Passive smoking can cause acute health problems as well as chronic diseases of the respiratory tract and the cardiovascular system, but it can also trigger cancers such as lung, larynx and throat cancer. The lungs are hardest hit by tobacco smoke. The smoke weakens their defense functions and negatively affects the self-cleaning mechanism. This can lead to inflammation in the lungs. In addition, it can lead to diseases that narrow the airways and become chronic. Even brief exposure to tobacco smoke can lead to functional disorders of the innermost cell layer of the blood vessels, which then manifests itself in the expansion of the vessels and the clumping of blood platelets. This can lead to a deposit of blood lipids (cholesterol) and clumped connective tissue, which contributes to the development of arteriosclerosis. In the case of other cardiovascular diseases caused by passive smoking, the coronary arteries (coronary heart disease) or arterial cerebral vessels can be affected, which in the worst case can lead to a heart attack or a stroke.

The diseases mentioned are only a very small part of a whole range of health problems that can arise from inhaling, swallowing or absorbing smoke through the skin. Going into all the effects of smoke on the human body would go beyond the scope here.

The health impact of smoking in closed rooms

The fact that passive smoking in and of itself can be hazardous to human health has been found time and again in many studies and proven by medical reports. However, what few people think about is the fact that the toxins contained in tobacco smoke settle in textiles and other surfaces and the toxic quantities increase over time. Touching a surface contaminated with tobacco smoke can then contain hundreds of times the amount of the substances in the smoke of a single cigarette. These substances are either swallowed or absorbed through the skin using what is known as “third-hand smoke”. Small children, who come into frequent contact with upholstery, carpets and other materials, are particularly at risk. In addition to living and working rooms, tobacco smoke exposure in vehicles is a particularly great source of danger because the smoke is even more concentrated in the narrow driver's compartment.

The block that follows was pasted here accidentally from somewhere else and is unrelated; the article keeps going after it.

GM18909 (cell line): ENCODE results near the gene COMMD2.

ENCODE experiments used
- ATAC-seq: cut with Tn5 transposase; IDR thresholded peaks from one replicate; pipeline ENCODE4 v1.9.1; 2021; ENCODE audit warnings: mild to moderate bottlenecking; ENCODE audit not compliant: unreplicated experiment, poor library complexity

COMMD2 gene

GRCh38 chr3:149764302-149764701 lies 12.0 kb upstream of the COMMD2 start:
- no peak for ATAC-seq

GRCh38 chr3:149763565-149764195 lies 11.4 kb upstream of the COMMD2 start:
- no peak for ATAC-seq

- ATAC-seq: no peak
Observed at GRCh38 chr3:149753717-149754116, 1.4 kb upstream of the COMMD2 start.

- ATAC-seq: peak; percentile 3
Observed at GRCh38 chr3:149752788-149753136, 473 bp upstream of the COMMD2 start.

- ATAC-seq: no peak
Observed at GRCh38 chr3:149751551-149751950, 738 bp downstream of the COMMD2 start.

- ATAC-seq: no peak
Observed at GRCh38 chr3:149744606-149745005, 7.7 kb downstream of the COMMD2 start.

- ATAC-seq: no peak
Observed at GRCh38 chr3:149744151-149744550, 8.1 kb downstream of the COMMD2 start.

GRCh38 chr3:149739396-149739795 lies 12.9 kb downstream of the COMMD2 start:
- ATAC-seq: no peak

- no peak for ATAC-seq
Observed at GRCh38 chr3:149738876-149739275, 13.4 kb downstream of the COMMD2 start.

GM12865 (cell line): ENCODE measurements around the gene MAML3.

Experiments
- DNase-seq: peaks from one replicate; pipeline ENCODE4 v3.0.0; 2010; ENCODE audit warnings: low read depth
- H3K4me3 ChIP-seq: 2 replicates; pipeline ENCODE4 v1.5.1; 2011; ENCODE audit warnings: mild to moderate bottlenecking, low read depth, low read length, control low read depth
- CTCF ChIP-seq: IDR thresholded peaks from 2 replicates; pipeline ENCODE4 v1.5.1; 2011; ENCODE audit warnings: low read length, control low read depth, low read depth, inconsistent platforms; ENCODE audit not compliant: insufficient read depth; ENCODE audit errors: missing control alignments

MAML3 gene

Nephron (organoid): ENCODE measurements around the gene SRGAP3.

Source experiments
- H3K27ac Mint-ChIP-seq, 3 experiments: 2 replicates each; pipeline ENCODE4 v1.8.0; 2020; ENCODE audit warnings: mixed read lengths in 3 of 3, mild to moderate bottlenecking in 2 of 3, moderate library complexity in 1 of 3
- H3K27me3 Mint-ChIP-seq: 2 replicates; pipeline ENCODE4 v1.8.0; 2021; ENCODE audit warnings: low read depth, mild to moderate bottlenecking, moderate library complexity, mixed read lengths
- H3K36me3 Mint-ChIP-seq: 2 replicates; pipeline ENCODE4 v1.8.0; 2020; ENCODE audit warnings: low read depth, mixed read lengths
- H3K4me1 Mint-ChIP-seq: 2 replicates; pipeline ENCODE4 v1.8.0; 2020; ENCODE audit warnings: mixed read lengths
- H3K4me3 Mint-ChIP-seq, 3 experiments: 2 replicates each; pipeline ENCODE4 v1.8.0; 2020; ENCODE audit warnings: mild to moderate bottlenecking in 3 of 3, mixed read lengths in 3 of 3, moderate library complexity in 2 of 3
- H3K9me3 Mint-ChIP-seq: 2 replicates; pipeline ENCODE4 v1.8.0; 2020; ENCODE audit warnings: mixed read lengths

The only protection against tobacco smoke - do not smoke!

For non-smokers, the most effective and at the same time the most difficult recipe against the influence of tobacco smoke is avoidance. If possible, you should not stand in the smokers' atmosphere outdoors. When entering publicly accessible rooms, one can also make sure that one bypasses "smoking areas".

The most important tip for closed rooms: never smoke in your own living space. It is strongly advised to keep the door closed. A strict smoking ban at home not only keeps the toxic smoke out, it also protects children in the household from starting to smoke themselves. The latter has been found in several studies. Children and adolescents who grow up in a smoke-free household show a significantly lower acceptance of smoking. When preventing tobacco smoke, it should be noted that just ventilating the rooms or smoking with the window open does not provide complete protection, as the smoke is still spread throughout the apartment. Measurements in smoker's apartments showed that in the rooms where people smoked, the concentration of respirable particles due to tobacco smoke was 84 micrograms per cubic centimeter. In the other rooms of the smoker's apartment, in which there was no smoking, the particle concentration was only slightly lower at 63 micrograms per cubic centimeter.